Diagnose: Lebensgefahr / Stalaggh
Transformalin / Projekt Misanthropia
2006 / 2007
B / B+
lack metal is no stranger to mental illness. Skamfer of Heresi and Kvarforth of Shining are certifiably mad geniuses; music that doesn't blink at self-scarification arguably sees through different eyes than most. The genre also has a strange fascination with electronics. Nowadays, black metal bands often dabble in "dark ambient" tracks, which are perhaps attempts to abstract the music's atmosphere sans conventional rock formats. These forces converge on two recent Autopsy Kitchen releases, Diagnose: Lebensgefahr's Transformalin and Stalaggh's Projekt Misanthropia.
Diagnose: Lebensgefahr is Nattramn, who achieved notoriety with Swedish black metallers Silencer ("lebensgefahr" is German for "mortal danger"). The band issued 2001's Death - Pierce Me, then split up due to Nattramn's institutionalization. Death - Pierce Me has been widely influential in so-called "suicidal" or "depressive" black metal, which includes artists like Xasthur, Leviathan, and Nortt. Midpaced, mournful grooves dominate the album, topped by Nattramn's howls, which suggest Grover of the Muppets under excruciating torture.
According to his website, writing and recording Transformalin was part of Nattramn's therapy and rehabilitation program. The liner notes state that the project was "fully sponsored by The Växjö Psychiatric Ward and the social insurance office." Such aid from any American source, public or private, would be unthinkable. The Swedish taxpayers may not know it (and likely they'd prefer not to), but they've funded a very interesting record.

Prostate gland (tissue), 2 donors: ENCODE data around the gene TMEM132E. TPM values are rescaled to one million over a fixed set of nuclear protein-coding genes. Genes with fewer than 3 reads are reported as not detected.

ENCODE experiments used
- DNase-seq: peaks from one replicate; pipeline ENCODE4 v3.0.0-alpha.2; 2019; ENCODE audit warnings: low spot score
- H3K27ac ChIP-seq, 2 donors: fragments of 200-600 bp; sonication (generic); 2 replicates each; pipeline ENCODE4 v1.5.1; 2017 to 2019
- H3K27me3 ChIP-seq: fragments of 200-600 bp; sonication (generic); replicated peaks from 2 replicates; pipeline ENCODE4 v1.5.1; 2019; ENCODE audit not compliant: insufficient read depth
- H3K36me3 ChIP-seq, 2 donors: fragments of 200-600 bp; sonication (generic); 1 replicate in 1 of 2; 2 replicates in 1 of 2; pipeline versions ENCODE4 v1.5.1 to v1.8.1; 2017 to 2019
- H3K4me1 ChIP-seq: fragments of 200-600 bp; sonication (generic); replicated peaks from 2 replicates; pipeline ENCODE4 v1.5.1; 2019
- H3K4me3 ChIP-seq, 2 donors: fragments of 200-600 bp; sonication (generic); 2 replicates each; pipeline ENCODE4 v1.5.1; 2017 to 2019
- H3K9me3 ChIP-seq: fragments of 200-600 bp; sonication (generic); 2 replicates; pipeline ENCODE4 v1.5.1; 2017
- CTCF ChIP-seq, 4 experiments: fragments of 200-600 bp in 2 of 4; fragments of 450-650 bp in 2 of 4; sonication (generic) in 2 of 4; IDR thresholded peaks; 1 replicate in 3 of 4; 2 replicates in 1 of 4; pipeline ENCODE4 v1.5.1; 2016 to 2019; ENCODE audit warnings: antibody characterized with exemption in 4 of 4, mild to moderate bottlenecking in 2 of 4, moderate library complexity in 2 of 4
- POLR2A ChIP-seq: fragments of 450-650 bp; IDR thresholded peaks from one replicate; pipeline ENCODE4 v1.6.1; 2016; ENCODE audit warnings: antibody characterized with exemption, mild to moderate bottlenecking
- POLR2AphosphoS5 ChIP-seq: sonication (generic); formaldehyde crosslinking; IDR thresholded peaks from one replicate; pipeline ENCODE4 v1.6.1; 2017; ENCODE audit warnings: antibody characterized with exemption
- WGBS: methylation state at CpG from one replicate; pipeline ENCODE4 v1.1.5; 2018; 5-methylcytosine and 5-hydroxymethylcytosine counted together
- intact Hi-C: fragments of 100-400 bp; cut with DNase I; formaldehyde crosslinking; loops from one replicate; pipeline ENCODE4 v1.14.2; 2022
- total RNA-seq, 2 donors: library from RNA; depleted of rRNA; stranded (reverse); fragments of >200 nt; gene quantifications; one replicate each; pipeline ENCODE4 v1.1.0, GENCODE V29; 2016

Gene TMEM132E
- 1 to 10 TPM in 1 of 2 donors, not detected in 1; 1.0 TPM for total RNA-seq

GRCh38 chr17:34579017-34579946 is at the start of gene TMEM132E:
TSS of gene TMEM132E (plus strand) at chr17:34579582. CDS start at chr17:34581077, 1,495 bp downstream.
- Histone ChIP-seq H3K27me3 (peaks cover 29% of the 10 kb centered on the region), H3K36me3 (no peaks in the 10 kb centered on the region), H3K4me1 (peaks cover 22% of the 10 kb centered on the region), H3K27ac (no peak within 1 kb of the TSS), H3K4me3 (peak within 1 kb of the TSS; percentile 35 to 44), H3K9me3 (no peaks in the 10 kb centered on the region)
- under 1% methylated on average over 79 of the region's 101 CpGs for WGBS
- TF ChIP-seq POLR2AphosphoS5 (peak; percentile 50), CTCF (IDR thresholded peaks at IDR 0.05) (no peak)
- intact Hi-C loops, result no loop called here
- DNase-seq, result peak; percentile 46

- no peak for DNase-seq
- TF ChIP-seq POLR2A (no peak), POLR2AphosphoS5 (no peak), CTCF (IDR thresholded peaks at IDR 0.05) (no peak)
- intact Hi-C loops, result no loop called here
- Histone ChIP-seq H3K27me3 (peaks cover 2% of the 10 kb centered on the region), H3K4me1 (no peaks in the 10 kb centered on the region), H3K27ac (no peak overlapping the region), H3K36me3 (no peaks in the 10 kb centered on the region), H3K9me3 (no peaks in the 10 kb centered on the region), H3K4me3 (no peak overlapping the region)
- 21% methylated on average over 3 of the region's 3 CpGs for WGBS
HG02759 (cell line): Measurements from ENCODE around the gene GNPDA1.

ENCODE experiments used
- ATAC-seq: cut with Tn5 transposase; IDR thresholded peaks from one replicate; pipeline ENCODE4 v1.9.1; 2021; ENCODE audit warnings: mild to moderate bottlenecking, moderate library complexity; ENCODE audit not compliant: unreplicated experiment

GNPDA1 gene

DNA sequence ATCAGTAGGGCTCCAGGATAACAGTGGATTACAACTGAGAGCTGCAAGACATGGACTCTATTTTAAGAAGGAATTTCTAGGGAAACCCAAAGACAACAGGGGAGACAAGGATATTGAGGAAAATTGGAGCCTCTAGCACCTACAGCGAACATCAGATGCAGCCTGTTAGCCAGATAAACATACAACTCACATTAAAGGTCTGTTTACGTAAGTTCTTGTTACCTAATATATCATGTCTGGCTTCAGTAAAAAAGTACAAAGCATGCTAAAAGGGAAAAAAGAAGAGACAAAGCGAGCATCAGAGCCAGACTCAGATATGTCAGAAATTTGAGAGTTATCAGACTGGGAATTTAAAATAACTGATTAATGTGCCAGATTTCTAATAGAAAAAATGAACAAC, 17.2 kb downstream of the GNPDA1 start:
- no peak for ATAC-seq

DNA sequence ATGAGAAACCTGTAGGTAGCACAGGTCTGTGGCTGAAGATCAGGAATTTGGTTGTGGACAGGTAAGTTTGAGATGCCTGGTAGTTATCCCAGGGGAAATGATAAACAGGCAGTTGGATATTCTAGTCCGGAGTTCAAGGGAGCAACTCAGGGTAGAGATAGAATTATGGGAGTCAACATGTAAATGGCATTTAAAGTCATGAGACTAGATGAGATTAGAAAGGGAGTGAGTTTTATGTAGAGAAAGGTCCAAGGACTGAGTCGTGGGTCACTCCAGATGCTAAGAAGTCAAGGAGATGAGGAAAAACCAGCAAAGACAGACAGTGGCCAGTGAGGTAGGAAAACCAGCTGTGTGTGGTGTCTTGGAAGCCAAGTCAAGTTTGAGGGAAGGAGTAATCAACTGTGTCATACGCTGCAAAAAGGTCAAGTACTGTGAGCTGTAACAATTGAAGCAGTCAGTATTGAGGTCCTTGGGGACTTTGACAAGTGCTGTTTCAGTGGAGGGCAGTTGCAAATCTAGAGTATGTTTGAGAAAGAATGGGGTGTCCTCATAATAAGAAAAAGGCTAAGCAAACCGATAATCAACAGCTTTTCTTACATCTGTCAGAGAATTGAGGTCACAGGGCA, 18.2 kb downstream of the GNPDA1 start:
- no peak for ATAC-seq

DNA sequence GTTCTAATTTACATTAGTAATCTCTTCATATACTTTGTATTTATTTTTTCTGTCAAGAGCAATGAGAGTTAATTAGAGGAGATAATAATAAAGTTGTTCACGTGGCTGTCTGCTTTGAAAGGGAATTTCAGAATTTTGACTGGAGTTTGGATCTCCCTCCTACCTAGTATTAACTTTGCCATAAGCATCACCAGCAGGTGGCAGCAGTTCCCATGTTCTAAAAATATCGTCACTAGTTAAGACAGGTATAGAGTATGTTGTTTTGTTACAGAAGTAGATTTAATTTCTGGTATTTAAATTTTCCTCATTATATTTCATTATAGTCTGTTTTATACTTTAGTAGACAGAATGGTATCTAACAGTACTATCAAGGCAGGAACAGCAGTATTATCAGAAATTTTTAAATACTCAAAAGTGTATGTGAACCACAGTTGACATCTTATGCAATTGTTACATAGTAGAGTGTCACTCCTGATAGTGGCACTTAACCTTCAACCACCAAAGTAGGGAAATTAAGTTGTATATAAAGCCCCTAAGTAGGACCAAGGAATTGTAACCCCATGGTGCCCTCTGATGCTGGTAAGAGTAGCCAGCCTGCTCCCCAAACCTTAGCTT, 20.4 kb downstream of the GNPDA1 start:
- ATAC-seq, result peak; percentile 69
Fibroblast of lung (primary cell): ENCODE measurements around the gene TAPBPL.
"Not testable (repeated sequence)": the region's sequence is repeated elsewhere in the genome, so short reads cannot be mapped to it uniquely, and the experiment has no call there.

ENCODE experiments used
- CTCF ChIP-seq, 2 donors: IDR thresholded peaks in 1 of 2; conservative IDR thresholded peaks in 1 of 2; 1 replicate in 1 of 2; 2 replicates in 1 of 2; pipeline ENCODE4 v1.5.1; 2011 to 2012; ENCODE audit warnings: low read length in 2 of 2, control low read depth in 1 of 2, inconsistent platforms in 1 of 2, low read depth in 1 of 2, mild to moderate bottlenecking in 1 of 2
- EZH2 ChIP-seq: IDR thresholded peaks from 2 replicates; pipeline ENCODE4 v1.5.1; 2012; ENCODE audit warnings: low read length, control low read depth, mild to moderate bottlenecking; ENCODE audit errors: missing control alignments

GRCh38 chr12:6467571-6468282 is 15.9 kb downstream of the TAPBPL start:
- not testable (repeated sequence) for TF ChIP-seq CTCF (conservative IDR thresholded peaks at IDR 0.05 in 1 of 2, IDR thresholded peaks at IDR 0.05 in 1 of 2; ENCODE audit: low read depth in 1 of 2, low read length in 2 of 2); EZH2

Transformalin abandons black metal in favor of electronics. It sounds like a struggle, fluctuating between industrial menace and melodic ambience. Bits of found sound—classical music, marches, self-help lectures—litter the album like flashbacks. A few tracks feature Nattramn's vocals, which are now more straightforward, more human. The title track begins as pure psychosis: "Pull out my teeth / Inhuman grin / Peel off my skin / Break the bones underneath." However, it ends in resignation: "Let me sleep / In formalin" (another name for formaldehyde). Nattramn seemingly gets his sleep in the next track, nine minutes of beautifully gauzy textures, though static and buzz roils underneath. And so the album goes. With oceanic ambience one minute, and sobbing and yelling the next, it's a journey through a truly fractured psyche.
Stalaggh, on the other hand, goes straight for the jugular. The mysterious collective consists of Dutch and Belgian black metal and experimental musicians who refuse to reveal their identities. More important, though, are their vocalists—actual mental patients. Projekt Misanthropia is the last in a trilogy of releases, each progressively more disturbing, that revolve around field recordings of insane people screaming.